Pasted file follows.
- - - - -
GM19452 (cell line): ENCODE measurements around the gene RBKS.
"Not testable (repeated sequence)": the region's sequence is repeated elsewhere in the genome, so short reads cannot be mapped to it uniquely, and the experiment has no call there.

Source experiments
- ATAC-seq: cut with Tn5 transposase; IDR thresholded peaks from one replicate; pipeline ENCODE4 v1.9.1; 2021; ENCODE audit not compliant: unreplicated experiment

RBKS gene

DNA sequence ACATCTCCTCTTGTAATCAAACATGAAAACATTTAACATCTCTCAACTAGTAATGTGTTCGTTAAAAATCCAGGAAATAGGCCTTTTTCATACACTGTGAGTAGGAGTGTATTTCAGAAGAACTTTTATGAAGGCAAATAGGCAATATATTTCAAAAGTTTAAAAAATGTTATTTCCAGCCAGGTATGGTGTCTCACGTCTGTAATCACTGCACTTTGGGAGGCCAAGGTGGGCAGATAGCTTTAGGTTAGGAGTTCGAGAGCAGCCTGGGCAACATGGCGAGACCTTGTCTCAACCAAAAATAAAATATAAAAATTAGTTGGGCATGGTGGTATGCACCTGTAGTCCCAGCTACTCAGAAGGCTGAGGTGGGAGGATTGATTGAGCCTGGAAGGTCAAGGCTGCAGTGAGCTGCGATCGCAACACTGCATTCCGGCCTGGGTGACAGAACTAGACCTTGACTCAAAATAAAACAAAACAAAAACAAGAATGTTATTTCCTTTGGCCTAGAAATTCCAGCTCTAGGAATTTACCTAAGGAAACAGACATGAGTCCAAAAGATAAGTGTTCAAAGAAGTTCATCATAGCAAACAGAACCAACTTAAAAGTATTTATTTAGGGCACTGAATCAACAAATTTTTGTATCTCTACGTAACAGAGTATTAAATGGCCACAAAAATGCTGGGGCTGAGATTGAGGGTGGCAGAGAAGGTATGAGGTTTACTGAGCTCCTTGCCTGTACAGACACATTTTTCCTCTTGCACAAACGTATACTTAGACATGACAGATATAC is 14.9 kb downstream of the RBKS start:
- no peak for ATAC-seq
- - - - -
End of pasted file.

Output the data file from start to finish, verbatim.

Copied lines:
GM19452 (cell line): ENCODE measurements around the gene RBKS.
"Not testable (repeated sequence)": the region's sequence is repeated elsewhere in the genome, so short reads cannot be mapped to it uniquely, and the experiment has no call there.

Source experiments
- ATAC-seq: cut with Tn5 transposase; IDR thresholded peaks from one replicate; pipeline ENCODE4 v1.9.1; 2021; ENCODE audit not compliant: unreplicated experiment

RBKS gene

DNA sequence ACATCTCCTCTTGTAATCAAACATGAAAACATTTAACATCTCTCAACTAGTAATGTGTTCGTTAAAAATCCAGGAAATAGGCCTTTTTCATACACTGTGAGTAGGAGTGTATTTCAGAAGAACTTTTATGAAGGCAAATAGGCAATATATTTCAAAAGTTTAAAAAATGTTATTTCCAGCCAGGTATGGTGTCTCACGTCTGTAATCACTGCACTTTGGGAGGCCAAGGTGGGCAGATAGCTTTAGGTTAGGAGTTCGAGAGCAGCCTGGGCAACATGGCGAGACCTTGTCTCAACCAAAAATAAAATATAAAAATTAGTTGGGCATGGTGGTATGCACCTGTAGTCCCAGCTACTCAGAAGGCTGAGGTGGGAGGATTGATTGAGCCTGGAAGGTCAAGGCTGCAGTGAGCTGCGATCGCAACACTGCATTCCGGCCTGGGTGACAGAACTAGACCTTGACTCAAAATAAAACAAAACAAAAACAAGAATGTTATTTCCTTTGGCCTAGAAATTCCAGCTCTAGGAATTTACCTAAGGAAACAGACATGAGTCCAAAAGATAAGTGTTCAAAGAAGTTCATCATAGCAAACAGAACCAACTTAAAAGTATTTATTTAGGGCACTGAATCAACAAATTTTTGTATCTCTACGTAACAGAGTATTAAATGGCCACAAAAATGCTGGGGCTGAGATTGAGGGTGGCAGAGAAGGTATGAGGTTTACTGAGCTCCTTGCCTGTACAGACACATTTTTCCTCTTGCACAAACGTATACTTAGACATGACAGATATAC is 14.9 kb downstream of the RBKS start:
- no peak for ATAC-seq